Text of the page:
By Dr. Walter Kim
14When the apostles in Jerusalem heard that Samaria had accepted the word of God, they sent Peter and John to them. 15When they arrived, they prayed for them that they might receive the Holy Spirit, 16because the Holy Spirit had not yet come upon any of them; they had simply been baptized into the name of the Lord Jesus. 17Then Peter and John placed their hands on them, and they received the Holy Spirit.
18When Simon saw that the Spirit was given at the laying on of the apostles' hands, he offered them money 19and said, "Give me also this ability so that everyone on whom I lay my hands may receive the Holy Spirit."
20Peter answered: "May your money perish with you, because you thought you could buy the gift of God with money! 21You have no part or share in this ministry, because your heart is not right before God. 22Repent of this wickedness and pray to the Lord. Perhaps he will forgive you for having such a thought in your heart. 23For I see that you are full of bitterness and captive to sin."
24Then Simon answered, "Pray to the Lord for me so that nothing you have said may happen to me."
25When they had testified and proclaimed the word of the Lord, Peter and John returned to Jerusalem, preaching the gospel in many Samaritan villages.
The Spirit Delayed (8:14-17)
This account presents a theological puzzle. In Acts 2:38, Peter clearly preached that repentance and belief in Jesus will be accompanied by the gift of the Holy Spirit. Paul inextricably associated salvation in Christ with the work and indwelling of the Holy Spirit (Rom. 8:1-17). So, why didn't the Holy Spirit come when the Samaritans believed and were baptized in the name of Jesus? Given the great hatred that had existed between the Jews and the Samaritans (John 4:9; 8:48), an important lesson awaited the fledgling church. God delayed the gift of the Holy Spirit until the leading Jewish apostles from Jerusalem could participate in the laying on of hands - an act of blessing - upon the Samaritan believers (8:17). Thus, the Holy Spirit came in the context of a spirit of reconciliation and blessing between Samaritan and Jew. In Christ and through the Spirit, all are one.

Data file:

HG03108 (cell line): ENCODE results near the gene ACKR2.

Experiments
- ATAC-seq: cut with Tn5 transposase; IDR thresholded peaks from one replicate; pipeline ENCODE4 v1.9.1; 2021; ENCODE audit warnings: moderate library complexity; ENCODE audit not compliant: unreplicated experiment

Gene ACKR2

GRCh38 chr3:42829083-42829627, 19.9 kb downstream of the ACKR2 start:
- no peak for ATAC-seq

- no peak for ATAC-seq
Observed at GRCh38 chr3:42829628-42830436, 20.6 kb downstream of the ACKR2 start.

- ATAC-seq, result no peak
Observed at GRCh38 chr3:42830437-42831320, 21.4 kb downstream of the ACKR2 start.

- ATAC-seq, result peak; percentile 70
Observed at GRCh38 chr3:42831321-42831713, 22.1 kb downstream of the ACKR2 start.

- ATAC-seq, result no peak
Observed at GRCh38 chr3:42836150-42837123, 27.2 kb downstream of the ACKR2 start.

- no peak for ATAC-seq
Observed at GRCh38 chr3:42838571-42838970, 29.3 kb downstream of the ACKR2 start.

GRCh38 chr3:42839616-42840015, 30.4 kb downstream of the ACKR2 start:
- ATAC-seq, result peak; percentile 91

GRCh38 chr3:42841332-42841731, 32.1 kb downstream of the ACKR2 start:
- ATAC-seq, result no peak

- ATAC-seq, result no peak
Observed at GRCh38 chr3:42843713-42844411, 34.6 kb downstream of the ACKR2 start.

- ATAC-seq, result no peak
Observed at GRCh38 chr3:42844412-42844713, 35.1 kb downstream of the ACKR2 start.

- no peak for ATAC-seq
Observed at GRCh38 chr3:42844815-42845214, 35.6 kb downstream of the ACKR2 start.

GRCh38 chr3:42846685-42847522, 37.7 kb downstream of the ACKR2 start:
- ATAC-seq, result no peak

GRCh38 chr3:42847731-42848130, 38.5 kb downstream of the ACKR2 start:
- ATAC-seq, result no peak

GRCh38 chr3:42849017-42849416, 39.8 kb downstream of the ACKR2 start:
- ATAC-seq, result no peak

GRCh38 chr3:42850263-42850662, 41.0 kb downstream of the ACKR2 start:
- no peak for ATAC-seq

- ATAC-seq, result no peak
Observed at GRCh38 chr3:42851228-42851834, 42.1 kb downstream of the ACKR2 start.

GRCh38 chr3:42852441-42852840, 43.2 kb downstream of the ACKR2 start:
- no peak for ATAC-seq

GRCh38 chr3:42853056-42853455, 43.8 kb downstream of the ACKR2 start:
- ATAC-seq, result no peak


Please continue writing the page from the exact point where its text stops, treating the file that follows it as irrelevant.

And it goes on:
The Spirit Denied (8:18-25)
As a practicing magician whose livelihood depended upon the ability to manipulate spiritual forces and human crowds, Simon saw an opportunity for advancement. His crass ambition led him to request the ability to dispense God's power for personal gain. Yet, he lacked the indispensable requirement for a true share in the ministry of the Spirit: namely, a heart right with God.
Here is a truly convicting account that pierces to the very heart of human wickedness. We all can see a bit of Simon in us. It is a profound temptation to find, even in God's service, a satisfaction for our ego. Success given by God can easily stoke our pride, and we gradually begin to care more for our own gain than for God's glory, only to discover that we have become "captive to sin" (8:23).
God puts an extraordinary emphasis on love among believers. There is no place for dissension. If you have a relationship that requires reconciliation, however minor, take time today to bless that person. There is also no place for manipulation. Sir Walter Scott once penned, "Oh what a tangled web we weave, when first we practice to deceive." Confess any way in which you have entangled yourself in the deception of seeking personal gain at the expense of God's glory.
Holy and loving Father, we heartily confess our pettiness and ambition. Send your Spirit to purify our hearts that we may live in peace with you and may pursue the peace of our fellow believers. Forgive us of any false spirit by which we have sought our personal gain and have diminished the glory that is rightly Yours alone. Amen.
Dr. Walter Kim is the Minister of Adult Education at Park Street Church in Boston. He received his M.Div. from Regent University's School of Divinity and his Ph.D. in Near-Eastern Languages and Cultures from Harvard University.
1/28/2010 5:00:00 AM